Benchmarks ended slightly lower after a slump in utility stocks offset rise in energy shares. While high-dividend utility stocks took a beating due to rise in bond yields, energy shares gained as weaker dollar pushed oil prices higher. The euro strengthened against the dollar on upbeat Eurozone inflation data. Moreover, encouraging news on Greece’s debt crisis boosted the single currency.
For a look at the issues currently facing the markets, make sure to read today’s Ahead of Wall Street article
The Dow Jones Industrial Average (DJI) declined 0.2% to close at 18,011.94. The Standard & Poor’s 500 (S&P 500) decreased 0.1% to 2,109.60. The tech-laden Nasdaq Composite Index closed at 5,076.52; declining 0.1%. The fear-gauge CBOE Volatility Index (VIX) went up 1.9% to settle at 14.24. A total of about 5.5 billion shares were traded on Tuesday, lower than the last five sessions’ average of 6.3 billion. Advancers outpaced declining stocks on the NYSE. For 52% stocks that advanced, 44% declined.
The yield on the 10-year U.S. Treasury note climbed to 2.266% on Tuesday, the highest level this year. Treasury prices dropped in the U.S. markets after a report showed Eurozone consumer prices increased for the first time in six months in May. Core inflation rose to 0.9% in May from April’s record low figure of 0.6%. Eurozone inflation data also boosted European yields. In Germany, the 10-year bund yield went up 0.707%, resulting in heavy selling in German debt market.
Rise in bond yields had a negative impact on high-dividend sectors including utilities and real estate investment trusts on Tuesday. While the Utilities Select Sector SPDR (XLU) declined 1.3%, the highest among the S&P 500 sectors, the MSCI US REIT index fell 0.9%.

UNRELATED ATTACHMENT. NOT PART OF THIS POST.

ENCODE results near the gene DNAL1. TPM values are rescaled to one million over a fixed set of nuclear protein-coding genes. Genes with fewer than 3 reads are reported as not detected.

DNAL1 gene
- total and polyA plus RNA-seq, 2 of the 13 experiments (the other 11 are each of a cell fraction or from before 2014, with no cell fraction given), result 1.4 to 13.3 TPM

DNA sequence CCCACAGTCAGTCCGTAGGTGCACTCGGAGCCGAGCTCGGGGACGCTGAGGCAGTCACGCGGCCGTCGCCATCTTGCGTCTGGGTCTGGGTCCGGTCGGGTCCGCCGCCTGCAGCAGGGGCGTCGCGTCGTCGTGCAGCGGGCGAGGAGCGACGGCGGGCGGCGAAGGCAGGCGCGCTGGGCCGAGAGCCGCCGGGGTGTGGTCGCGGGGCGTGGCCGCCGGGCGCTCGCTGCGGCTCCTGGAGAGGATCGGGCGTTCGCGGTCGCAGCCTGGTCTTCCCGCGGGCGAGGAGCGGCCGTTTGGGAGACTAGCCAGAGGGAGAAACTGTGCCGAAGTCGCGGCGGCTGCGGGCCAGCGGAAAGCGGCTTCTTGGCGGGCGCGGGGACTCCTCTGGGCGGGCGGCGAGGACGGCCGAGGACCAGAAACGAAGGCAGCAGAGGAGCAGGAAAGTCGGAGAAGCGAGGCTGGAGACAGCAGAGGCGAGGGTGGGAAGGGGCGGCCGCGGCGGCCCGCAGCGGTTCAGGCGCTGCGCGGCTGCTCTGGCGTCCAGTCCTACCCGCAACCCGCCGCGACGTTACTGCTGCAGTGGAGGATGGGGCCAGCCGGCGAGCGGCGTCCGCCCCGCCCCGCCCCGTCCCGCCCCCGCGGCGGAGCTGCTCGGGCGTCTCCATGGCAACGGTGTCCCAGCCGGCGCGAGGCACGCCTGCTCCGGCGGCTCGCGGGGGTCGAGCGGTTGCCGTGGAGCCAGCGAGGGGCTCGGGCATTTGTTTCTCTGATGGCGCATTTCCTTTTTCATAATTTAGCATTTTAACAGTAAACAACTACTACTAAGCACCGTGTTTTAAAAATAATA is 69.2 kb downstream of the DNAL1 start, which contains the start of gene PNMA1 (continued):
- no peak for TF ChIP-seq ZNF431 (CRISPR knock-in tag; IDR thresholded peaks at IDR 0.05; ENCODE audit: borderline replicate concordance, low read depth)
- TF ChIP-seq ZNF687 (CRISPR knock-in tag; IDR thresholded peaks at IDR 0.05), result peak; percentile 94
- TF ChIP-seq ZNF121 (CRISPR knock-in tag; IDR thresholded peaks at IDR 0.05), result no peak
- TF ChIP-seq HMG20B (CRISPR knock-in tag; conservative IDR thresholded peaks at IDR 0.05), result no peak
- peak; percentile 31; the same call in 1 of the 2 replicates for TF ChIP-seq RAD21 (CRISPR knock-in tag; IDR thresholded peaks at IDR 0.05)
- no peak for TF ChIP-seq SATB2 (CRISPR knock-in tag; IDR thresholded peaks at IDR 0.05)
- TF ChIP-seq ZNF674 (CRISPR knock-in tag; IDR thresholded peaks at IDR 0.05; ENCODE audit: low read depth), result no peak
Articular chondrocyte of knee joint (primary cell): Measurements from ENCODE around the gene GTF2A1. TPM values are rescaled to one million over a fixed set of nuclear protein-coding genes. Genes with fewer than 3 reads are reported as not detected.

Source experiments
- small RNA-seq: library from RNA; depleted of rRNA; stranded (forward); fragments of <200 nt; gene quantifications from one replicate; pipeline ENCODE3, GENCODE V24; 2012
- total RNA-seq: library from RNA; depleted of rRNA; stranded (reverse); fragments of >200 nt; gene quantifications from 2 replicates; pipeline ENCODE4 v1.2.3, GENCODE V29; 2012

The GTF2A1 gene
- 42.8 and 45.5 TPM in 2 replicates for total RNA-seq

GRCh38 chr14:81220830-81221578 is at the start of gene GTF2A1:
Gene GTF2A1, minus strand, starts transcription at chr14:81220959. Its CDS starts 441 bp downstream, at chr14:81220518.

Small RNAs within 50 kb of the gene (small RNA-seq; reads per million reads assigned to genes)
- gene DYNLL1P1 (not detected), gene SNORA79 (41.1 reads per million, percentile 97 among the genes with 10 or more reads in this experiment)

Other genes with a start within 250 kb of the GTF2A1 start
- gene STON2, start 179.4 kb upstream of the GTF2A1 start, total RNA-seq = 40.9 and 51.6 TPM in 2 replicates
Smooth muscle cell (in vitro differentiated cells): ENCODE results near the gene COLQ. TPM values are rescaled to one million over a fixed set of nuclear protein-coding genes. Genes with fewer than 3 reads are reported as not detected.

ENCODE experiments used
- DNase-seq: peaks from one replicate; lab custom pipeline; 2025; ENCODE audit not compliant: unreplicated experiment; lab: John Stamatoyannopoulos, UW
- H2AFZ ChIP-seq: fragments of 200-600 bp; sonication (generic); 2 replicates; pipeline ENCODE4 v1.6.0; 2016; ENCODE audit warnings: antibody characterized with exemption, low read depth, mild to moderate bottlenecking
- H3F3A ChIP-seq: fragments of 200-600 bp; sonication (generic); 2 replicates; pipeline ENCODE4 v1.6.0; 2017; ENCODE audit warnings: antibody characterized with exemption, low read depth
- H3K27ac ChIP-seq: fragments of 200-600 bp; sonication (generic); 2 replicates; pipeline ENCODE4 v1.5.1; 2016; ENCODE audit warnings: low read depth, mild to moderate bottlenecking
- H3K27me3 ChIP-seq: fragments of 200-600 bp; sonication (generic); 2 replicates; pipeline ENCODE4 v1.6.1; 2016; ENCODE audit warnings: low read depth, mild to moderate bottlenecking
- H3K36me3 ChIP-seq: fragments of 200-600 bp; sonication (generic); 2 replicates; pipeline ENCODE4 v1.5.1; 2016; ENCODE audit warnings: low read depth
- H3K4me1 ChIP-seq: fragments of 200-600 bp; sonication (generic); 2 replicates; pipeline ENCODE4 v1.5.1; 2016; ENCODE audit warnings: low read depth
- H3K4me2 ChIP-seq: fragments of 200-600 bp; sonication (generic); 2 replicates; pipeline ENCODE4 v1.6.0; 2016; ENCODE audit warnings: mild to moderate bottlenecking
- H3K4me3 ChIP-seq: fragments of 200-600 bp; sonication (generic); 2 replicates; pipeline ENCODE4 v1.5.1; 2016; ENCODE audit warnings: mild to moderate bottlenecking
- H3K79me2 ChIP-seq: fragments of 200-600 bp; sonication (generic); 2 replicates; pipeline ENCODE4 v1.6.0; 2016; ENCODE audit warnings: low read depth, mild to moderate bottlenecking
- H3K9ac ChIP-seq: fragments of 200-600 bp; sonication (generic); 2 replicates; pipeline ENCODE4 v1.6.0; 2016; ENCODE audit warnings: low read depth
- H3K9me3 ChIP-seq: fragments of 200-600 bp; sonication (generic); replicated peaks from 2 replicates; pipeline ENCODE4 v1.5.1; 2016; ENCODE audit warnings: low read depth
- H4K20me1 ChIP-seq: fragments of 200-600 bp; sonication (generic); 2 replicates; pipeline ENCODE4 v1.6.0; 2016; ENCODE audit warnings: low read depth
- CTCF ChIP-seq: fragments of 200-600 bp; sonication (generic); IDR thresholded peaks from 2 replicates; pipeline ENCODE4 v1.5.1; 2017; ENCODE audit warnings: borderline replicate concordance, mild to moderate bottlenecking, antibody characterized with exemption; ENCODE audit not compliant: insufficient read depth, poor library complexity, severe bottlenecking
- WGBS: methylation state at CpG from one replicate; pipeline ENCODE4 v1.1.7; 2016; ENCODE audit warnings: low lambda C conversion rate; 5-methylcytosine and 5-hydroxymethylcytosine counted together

Key utilities stocks including NextEra Energy Inc (NEE – Analyst Report), Exelon Corporation (EXC – Analyst Report), Southern Company (SO – Analyst Report), PG&E Corporation (PCG – Analyst Report) and Duke Energy Corporation (DUK – Analyst Report) dropped 1.3%, 0.8%, 0.9%, 1.4% and 1.3%, respectively.
Meanwhile, investors kept an eye on Greece’s debt crisis. According to sources, these key leaders have reached a consensus on the ‘terms of a proposed deal’ that should be offered to Greece. Greece has also submitted a proposal to get more funds from its lenders. IMF Managing Director Christine Lagarde had said a lot needs to be done between Greece and its lenders before agreeing on a cash-for-reforms deal. Greece needs to pay 300 million euros to the IMF on Jun 5.
Positive news emanating from Greece and upbeat Eurozone consumer-price inflation data helped the euro jump against the dollar. The euro surged to $1.1164 on Tuesday from $1.0932 on Monday. A weaker dollar boosted oil prices, which in turn helped energy and material stocks move north.
The Energy Select Sector SPDR (XLE) gained 0.7%, the highest among the S&P 500 sectors. Key energy stocks including Schlumberger Limited (SLB – Analyst Report) and ConocoPhillips (COP – Analyst Report) increased 0.9% and 0.7%, respectively. The Materials Select Sector SPDR ETF (XLB) advanced 0.3% and was the second biggest gainer among the S&P 500 sectors. Key stocks from the sector including The Dow Chemical Company (DOW – Analyst Report) and LyondellBasell Industries N.V. (LYB – Analyst Report) increased 0.8% and 0.9%, respectively. Overall, 6 out of 10 sectors of the S&P 500 ended in the green.
Investors also remained focused on economic data for clues on when the Federal Reserve will raise interest rates. According to the U.S. Department of Commerce, new orders for manufactured goods decreased 0.4% in April. This reading follows an increase of 2.2% in March. The consensus estimated factory orders to remain unchanged in April. Separately, unfilled orders were down 0.1%, shipments remained unchanged and inventories increased 0.1%.
Separately, U.S. auto sales report showed domestic-made vehicle sales climbed to an annualized rate of 14.2 million in May, more than the consensus expectation of an increase to 13.2 million. Sales on a seasonally adjusted annualized rate (“SAAR”) basis surged to 17.78 million in May from 16.52 million in April. This is the highest SAAR since Jul 2005. Additionally, U.S. light-vehicle sales increased 1.6% year over year to 1.63 million units in May 2015. This is a record high for May sales.
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